Ban faces questions over DR Congo intervention force
UNITED NATIONS (AFP) - UN leader Ban Ki-moon on Tuesday called for the rapid deployment of an "intervention brigade" in Democratic Republic of Congo even though he faces mounting Security Council questions over the force.
Ban and several African nations want the 2,500-strong special brigade to take on the armed groups who have brought renewed strife to eastern DR Congo.
However, some countries have expressed doubts whether it will be strong enough. Nations that have troops in the regular peacekeeping mission in DR Congo also fear the brigade could make their soldiers a target of militant attacks, diplomats said.
"I call on the Security Council to authorize the deployment of this brigade and provide it with the necessary political backing," Ban told a Security Council meeting on the strife-torn African nation.
The UN plan is to let the intervention brigade carry out "offensive operations" that are rarely in a mandate for peacekeeping forces.
The force "seeks to address the imminent threats to stability and will provide the most appropriate response to the active conflict environment" in eastern DR Congo, Ban said.
But doubts about the feasibility of the force were raised in closed consultations, according to diplomats.
"Members of the Security Council regarded this approach as bold and innovative, but there were a number of questions asked," Russia's UN ambassador, Vitaly Churkin, said after the meeting.
"A lot of hard work is ahead of us in the next few weeks," added Churkin, the council president for March.
Russia and China raised doubts about the principle of the force, according to a diplomat who was in the consultations, speaking on condition of anonymity.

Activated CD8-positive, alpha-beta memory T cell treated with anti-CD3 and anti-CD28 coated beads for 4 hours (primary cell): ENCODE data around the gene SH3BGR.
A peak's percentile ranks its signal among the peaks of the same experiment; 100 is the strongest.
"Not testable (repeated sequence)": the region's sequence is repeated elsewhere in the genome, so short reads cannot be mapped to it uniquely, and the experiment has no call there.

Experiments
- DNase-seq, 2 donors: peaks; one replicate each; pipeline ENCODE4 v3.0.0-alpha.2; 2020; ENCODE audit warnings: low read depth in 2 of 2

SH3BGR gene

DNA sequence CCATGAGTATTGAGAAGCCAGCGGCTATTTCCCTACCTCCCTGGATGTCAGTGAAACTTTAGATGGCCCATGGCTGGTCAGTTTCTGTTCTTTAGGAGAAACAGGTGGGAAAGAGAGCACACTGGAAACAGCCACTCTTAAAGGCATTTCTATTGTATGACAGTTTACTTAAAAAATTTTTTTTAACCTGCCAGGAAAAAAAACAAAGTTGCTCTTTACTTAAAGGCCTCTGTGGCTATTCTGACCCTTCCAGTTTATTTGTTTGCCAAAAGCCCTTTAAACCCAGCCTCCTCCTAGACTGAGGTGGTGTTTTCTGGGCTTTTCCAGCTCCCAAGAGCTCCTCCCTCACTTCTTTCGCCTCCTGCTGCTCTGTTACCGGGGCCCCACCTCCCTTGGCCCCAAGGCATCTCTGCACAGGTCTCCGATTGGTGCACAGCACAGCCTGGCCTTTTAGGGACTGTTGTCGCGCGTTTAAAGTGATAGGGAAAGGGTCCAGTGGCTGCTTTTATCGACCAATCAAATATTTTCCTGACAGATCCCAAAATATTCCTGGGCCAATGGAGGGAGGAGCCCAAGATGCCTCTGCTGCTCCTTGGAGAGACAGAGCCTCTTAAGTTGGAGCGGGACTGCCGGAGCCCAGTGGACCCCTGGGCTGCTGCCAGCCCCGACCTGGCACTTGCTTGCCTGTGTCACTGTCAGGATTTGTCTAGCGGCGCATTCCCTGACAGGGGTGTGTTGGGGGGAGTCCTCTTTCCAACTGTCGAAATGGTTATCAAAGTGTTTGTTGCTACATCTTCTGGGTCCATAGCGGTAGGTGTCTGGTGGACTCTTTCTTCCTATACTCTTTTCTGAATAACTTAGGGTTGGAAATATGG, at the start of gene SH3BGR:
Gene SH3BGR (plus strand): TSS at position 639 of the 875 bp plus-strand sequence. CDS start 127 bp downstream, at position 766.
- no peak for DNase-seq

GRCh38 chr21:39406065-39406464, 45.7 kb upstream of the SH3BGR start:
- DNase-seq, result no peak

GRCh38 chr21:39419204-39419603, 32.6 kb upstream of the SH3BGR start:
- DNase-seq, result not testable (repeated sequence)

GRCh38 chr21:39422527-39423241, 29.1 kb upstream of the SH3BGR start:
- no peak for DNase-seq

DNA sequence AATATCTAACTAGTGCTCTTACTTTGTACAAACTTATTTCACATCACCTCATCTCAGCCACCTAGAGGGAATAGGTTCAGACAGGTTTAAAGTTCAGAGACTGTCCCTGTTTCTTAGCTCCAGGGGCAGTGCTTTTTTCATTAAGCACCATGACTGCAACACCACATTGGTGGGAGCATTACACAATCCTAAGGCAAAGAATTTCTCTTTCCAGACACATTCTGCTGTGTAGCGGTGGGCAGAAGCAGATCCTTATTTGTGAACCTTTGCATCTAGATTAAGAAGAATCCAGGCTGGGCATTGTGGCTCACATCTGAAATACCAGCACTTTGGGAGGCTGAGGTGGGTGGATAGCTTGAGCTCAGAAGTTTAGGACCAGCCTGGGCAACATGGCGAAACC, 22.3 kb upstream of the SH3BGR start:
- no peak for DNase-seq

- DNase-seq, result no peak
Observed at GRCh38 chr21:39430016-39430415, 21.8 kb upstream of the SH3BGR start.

Guatemala and Pakistan, council members with troops in the DR Congo peacekeeping force, expressed concerns that their soldiers could become the target of reprisal attacks, the diplomat added.
The United States in turn has doubts about the proposed intervention force's military capability to take on the armed groups such as the M23 rebels.
The United Nations and countries which support the force want a Security Council resolution allowing the intervention brigade passed by the end of March.
Rwanda, which has been accused of backing M23 along with Uganda, takes over the Security Council presidency in April.
The UN mission in DR Congo, MONUSCO, has more than 17,000 troops at its disposal, but is hard pressed to cover a country almost as big as western Europe.
DR Congo's UN ambassador, Ignace Gata Mavita, also called on the Security Council to quickly authorize the new brigade, which diplomats have said could be made up of troops from South Africa, Tanzania and Mozambique.
Mavita said the UN leader should also quickly name a special envoy for the Great Lakes region as promised under an accord signed by 11 African leaders last month.
DR Congo, Rwanda and Uganda were among countries to sign the accord, under which the 11 vowed not to interfere in the affairs of their neighbors.
Ban said that 900,000 people have now been displaced in North Kivu, the heart of the M23 rebellion, and that 2.6 million had now fled their homes across eastern DR Congo.